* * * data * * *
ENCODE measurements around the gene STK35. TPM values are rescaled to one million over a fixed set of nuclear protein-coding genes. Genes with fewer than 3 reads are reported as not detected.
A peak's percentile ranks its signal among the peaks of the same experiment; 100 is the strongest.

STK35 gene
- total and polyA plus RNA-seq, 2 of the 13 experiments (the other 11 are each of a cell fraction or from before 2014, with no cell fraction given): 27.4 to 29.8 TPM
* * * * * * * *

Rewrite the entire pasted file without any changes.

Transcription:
ENCODE measurements around the gene STK35. TPM values are rescaled to one million over a fixed set of nuclear protein-coding genes. Genes with fewer than 3 reads are reported as not detected.
A peak's percentile ranks its signal among the peaks of the same experiment; 100 is the strongest.

STK35 gene
- total and polyA plus RNA-seq, 2 of the 13 experiments (the other 11 are each of a cell fraction or from before 2014, with no cell fraction given): 27.4 to 29.8 TPM